Questions tagged [number-theory]

A field of mathematics studying numbers, their properties and structures that arise from them.

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118 views

When and where was Legendre's Conjecture first published?

When and where did Legendre first publish or write about his conjecture that there is a prime between consecutive square numbers? $$n^2 < p < (n+1)^2$$ I have looked through edition 1 and 2 of ...
2 votes
2 answers
84 views

Special quadratic reciprocity? $(-3/p)_2$ and $(5/p)_2$ in addition to $(-1/p)_2$ and $(2/p)_2$?

Context: since $\mathbb Z/p^\times$ is cyclic for $p$ prime, $-1$ is a square mod $p$ if and only if $(-1)^{{p-1\over 2}}=1$. A significantly subtler, but still classical, case is determining the ...
2 votes
2 answers
586 views

Pythagorean and the number 17

I was looking for some properties of the prime numbers, and I found some curiosities of the number 17 in that site. One of them is this 17 was called by the Pythagoreans - opposition, obstruction,...
1 vote
1 answer
107 views

Number theory: a quote

I remember reading a remark on number theory that went something like this: "there is plenty of material in this topic for an $n$ semester course without having to repeat oneself". Have you ...
2 votes
2 answers
183 views

Simplest of the many proofs the prime harmonic series diverges

Over the history of mathematics, some key facts have had multiple and different proofs developed for them. Sometimes these different proofs provide a unique insight or understanding of those facts. ...
4 votes
0 answers
94 views

Who first proved that there is no five-digit perfect number?

A perfect number is a positive integer that is equal to the sum of its positive divisors, excluding the number itself. The first five perfect numbers are 6, 28, 496, 8128, and 33550336. Nicomachus ...
4 votes
1 answer
149 views

Hilbert's problem list did not include Fermat's last theorem. Why?

Fermat's Last Theorem was open for more than 350 years until Andrew Wiles proved it in 1995. Are there possible (historical or other) reasons why David Hilbert did not include this famous open problem ...
1 vote
1 answer
110 views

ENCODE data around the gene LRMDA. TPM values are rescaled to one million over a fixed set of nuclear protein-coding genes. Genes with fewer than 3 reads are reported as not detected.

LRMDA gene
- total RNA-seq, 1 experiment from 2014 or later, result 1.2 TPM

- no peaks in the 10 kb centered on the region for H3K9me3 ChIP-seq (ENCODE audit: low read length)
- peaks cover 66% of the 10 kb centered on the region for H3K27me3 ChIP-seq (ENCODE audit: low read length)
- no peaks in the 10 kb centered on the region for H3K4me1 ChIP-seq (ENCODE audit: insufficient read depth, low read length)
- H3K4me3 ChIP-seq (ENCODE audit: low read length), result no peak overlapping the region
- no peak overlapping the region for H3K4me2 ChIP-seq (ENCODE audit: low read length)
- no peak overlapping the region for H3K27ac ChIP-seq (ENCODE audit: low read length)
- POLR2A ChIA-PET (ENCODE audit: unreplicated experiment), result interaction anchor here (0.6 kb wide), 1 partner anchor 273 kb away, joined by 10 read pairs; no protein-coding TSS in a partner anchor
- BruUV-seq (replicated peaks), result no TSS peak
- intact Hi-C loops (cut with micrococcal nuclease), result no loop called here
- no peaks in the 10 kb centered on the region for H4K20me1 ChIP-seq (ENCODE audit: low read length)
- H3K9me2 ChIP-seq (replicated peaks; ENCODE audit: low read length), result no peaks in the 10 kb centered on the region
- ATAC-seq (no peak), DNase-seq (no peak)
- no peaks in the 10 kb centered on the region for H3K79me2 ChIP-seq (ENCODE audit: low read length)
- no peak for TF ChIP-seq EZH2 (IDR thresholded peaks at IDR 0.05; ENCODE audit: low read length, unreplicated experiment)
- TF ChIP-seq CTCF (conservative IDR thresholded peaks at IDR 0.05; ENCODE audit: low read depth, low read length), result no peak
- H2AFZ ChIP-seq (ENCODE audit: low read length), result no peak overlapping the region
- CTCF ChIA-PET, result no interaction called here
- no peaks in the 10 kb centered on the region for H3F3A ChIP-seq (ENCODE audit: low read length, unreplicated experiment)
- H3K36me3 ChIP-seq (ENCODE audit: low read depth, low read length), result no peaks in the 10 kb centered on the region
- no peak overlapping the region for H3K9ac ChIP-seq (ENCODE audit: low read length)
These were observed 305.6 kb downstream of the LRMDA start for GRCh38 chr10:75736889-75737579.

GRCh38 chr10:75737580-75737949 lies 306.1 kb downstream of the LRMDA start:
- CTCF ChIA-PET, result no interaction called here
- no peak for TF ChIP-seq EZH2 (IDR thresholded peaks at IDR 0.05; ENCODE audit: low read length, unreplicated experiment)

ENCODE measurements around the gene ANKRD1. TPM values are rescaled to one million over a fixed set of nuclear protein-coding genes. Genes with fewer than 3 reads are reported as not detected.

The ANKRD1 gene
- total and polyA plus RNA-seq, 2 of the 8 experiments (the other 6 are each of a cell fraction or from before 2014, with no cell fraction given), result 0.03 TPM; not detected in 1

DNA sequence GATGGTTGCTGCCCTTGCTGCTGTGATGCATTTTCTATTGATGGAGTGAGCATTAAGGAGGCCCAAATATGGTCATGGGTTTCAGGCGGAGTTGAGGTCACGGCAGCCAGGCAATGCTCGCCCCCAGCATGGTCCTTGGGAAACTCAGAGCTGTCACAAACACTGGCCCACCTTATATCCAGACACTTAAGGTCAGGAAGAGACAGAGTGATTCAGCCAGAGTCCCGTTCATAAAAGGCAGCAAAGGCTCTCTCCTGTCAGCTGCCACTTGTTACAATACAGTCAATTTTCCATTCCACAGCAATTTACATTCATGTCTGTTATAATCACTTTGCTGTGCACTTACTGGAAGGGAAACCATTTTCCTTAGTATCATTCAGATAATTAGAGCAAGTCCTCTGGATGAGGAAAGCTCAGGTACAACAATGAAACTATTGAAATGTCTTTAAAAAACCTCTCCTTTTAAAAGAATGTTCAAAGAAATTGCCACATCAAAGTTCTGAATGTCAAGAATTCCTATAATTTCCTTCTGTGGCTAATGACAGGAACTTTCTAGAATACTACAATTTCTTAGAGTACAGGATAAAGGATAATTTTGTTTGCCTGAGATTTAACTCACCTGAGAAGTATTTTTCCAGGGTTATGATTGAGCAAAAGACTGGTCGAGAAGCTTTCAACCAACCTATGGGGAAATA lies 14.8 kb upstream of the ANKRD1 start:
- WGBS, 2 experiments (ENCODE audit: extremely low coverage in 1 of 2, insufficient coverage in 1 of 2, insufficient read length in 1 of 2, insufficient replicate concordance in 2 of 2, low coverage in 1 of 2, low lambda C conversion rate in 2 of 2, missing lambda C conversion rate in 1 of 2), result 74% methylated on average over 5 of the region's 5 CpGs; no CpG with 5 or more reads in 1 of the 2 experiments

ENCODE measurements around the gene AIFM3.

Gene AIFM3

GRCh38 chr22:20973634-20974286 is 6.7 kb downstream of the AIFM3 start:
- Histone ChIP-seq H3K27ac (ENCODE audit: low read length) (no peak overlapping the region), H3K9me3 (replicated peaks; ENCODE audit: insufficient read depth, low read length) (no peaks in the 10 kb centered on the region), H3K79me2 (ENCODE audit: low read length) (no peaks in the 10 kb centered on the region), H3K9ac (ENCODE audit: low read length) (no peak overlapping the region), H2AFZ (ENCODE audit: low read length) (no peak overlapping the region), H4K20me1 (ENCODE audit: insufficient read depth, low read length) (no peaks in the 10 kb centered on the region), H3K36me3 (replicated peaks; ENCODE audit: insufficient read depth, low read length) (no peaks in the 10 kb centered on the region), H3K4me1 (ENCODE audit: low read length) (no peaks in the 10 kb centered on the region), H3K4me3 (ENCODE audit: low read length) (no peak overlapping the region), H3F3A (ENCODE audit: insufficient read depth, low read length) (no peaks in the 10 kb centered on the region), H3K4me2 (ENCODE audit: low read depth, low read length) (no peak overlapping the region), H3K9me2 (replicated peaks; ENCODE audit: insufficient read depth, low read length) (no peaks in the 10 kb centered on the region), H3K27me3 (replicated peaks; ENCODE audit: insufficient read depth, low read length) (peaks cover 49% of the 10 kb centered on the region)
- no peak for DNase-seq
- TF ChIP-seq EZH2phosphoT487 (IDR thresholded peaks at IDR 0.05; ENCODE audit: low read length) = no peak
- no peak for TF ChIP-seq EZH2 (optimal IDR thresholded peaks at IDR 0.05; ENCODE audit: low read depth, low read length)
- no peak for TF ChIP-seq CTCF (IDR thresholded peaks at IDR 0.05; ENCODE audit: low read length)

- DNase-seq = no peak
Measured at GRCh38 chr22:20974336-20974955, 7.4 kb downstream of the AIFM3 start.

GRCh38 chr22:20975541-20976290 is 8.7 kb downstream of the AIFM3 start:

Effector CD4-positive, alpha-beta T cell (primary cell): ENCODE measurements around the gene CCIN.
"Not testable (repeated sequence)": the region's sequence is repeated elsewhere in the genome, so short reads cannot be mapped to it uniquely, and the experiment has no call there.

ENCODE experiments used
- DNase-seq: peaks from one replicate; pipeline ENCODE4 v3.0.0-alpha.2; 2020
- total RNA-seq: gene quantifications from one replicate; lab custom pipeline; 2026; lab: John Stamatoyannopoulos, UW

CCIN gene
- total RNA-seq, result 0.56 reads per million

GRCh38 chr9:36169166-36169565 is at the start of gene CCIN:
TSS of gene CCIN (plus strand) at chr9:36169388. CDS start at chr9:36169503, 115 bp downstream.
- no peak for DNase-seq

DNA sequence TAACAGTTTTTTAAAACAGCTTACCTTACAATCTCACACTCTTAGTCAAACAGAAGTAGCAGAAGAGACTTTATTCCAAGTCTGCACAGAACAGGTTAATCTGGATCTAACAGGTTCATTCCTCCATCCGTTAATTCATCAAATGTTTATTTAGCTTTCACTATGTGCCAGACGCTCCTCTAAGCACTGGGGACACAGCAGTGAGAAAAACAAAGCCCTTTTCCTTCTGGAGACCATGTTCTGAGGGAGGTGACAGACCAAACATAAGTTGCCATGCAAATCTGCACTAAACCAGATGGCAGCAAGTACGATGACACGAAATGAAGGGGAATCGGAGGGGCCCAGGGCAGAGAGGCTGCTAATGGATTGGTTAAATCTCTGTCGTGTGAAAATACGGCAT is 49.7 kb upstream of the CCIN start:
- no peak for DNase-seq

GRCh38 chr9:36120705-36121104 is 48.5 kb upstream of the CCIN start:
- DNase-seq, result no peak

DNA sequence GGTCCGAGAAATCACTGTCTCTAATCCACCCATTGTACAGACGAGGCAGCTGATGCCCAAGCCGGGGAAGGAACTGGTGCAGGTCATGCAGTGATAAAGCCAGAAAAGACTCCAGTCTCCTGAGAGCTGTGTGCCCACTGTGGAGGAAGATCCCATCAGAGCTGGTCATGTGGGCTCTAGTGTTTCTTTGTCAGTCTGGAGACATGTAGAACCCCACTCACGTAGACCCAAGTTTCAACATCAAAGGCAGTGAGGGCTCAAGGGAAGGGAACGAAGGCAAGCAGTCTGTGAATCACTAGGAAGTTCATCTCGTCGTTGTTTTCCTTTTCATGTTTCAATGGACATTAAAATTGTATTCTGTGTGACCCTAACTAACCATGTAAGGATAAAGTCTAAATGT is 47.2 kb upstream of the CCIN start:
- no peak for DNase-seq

Fermat et l'équation de Pell

Does any of you happen to own and electronic copy of the paper "Fermat et l'équation de Pell" by A. Weil? If I understand correctly, this paper can be found on pages 413-419 of the third ...
10 votes
1 answer
10k views

How much did John Nash contribute to proving the Riemann hypothesis?

At quite the end of the movie A Beautiful Mind, John Nash tells a student "I am making progress" (towards proving the Riemann hypothesis (RH)). Actually, how much did Nash contribute to the ...
9 votes
1 answer
1k views

Why is the Sophie Germain Identity called thus?

Several authors (z.B.: Arthur Engel in his Problem-Solving Strategies, Alexander Bogomolny in this entry of the Cut the Knot website) refer to the following (straightforward) consequence of the ...
4 votes
2 answers
163 views

Original Statement and Proof of Chebyshev’s $\vartheta(x) \sim x$

I am looking for an online source that gives the original statement and proof of Chebyshev’s asymptotic relation $\vartheta(x)\sim x$ where $\vartheta(x)=\sum_{p\leq x}\log p$. I have tried ...
0 votes
0 answers
24 views

What is the name of factoring identity in modular arithmetic?

$(mq) \mod (pq) = q \left[ m \mod p \right]$ Is there a name for the above identity? One would think it is the modular multiplicative identity but searching that gives: $ a b \mod p = (a \mod p) (b \...
4 votes
1 answer
112 views

$\pi(x)$ and $\operatorname{li}(x)$ cross infinitely many times -- due to Littlewood 1914 or Schmidt 1903?